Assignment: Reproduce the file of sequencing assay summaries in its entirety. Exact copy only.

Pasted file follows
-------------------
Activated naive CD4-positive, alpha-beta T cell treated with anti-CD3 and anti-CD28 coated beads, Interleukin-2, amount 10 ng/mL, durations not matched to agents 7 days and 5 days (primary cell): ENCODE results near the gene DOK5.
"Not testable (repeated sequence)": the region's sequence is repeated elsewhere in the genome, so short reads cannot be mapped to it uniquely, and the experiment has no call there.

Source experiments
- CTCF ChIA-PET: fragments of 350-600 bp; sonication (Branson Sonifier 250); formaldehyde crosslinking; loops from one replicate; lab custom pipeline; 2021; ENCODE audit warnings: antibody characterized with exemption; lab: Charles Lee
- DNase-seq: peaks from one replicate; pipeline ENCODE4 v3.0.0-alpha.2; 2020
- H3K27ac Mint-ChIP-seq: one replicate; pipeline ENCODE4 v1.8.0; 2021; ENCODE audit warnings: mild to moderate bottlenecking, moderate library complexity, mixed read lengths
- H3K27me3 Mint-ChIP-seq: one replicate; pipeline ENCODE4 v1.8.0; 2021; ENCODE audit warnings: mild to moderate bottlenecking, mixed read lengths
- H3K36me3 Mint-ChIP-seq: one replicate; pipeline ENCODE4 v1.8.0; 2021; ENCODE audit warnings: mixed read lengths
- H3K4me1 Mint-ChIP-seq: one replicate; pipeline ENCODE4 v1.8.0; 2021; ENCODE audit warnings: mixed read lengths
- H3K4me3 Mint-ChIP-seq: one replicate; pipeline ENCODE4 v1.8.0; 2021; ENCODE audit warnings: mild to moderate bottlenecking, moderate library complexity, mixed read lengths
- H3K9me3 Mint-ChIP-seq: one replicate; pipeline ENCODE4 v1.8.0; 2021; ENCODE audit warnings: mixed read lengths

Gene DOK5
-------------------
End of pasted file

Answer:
Activated naive CD4-positive, alpha-beta T cell treated with anti-CD3 and anti-CD28 coated beads, Interleukin-2, amount 10 ng/mL, durations not matched to agents 7 days and 5 days (primary cell): ENCODE results near the gene DOK5.
"Not testable (repeated sequence)": the region's sequence is repeated elsewhere in the genome, so short reads cannot be mapped to it uniquely, and the experiment has no call there.

Source experiments
- CTCF ChIA-PET: fragments of 350-600 bp; sonication (Branson Sonifier 250); formaldehyde crosslinking; loops from one replicate; lab custom pipeline; 2021; ENCODE audit warnings: antibody characterized with exemption; lab: Charles Lee
- DNase-seq: peaks from one replicate; pipeline ENCODE4 v3.0.0-alpha.2; 2020
- H3K27ac Mint-ChIP-seq: one replicate; pipeline ENCODE4 v1.8.0; 2021; ENCODE audit warnings: mild to moderate bottlenecking, moderate library complexity, mixed read lengths
- H3K27me3 Mint-ChIP-seq: one replicate; pipeline ENCODE4 v1.8.0; 2021; ENCODE audit warnings: mild to moderate bottlenecking, mixed read lengths
- H3K36me3 Mint-ChIP-seq: one replicate; pipeline ENCODE4 v1.8.0; 2021; ENCODE audit warnings: mixed read lengths
- H3K4me1 Mint-ChIP-seq: one replicate; pipeline ENCODE4 v1.8.0; 2021; ENCODE audit warnings: mixed read lengths
- H3K4me3 Mint-ChIP-seq: one replicate; pipeline ENCODE4 v1.8.0; 2021; ENCODE audit warnings: mild to moderate bottlenecking, moderate library complexity, mixed read lengths
- H3K9me3 Mint-ChIP-seq: one replicate; pipeline ENCODE4 v1.8.0; 2021; ENCODE audit warnings: mixed read lengths

Gene DOK5